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The Lost Princess of Oz L. Frank Baum

In the Wicker Castle

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So without telling anyone what she intended to do--for she had only used the wish once and could not be certain how powerful the Magic Belt might be--Dorothy closed her right eye and wiggled her left big toe and drew a long breath and wished with all her might. The next moment the room began to revolve again, as slowly as before, and by degrees they all slid to the side wall and down the wall to the floor--all but Scraps, who was so astonished that she still clung to the chandelier. When the big hall was in its proper position again and the others stood firmly upon the floor of it, they looked far up the dome and saw the Patchwork girl swinging from the chandelier.

"Good gracious!" cried Dorothy."How ever will you get down?"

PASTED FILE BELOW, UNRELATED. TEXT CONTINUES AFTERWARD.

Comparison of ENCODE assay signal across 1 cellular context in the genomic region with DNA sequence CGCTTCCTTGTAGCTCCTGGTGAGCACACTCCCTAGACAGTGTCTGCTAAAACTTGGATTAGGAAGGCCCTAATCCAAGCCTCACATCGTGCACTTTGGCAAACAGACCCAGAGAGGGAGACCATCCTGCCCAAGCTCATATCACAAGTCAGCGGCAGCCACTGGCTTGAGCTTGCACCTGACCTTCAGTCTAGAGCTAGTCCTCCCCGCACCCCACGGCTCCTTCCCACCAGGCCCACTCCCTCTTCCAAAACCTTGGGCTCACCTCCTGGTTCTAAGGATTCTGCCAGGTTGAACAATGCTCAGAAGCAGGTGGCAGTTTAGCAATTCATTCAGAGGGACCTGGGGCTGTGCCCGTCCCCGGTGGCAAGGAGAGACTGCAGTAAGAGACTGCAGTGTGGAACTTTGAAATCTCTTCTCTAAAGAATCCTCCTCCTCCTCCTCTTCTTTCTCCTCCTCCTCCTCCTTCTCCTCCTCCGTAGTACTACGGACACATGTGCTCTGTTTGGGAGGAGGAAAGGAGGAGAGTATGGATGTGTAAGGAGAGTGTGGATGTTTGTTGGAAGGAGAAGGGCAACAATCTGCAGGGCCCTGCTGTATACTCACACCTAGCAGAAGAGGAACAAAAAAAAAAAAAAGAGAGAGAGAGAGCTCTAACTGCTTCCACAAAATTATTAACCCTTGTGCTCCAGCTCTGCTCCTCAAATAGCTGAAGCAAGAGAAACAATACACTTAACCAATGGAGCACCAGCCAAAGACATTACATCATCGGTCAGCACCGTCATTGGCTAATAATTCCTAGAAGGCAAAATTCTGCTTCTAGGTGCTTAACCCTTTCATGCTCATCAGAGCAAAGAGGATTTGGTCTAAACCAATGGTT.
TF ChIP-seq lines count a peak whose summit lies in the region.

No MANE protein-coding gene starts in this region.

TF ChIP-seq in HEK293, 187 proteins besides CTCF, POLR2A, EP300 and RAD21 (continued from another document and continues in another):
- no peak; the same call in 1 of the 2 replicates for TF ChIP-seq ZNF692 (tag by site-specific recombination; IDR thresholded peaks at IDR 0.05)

"Won't the room keep turning?" asked Scraps.

"I hope not. I believe it has stopped for good," said Princess Dorothy.

"Then stand from under, so you won't get hurt!" shouted the PatchworkGirl, and as soon as they had obeyed this request, she let go the chandelier and came tumbling down heels over head and twisting and turning in a very exciting manner. Plump! She fell on the tiled floor, and they ran to her and rolled her and patted her into shape again.

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The Lost Princess of Oz
L. Frank Baum

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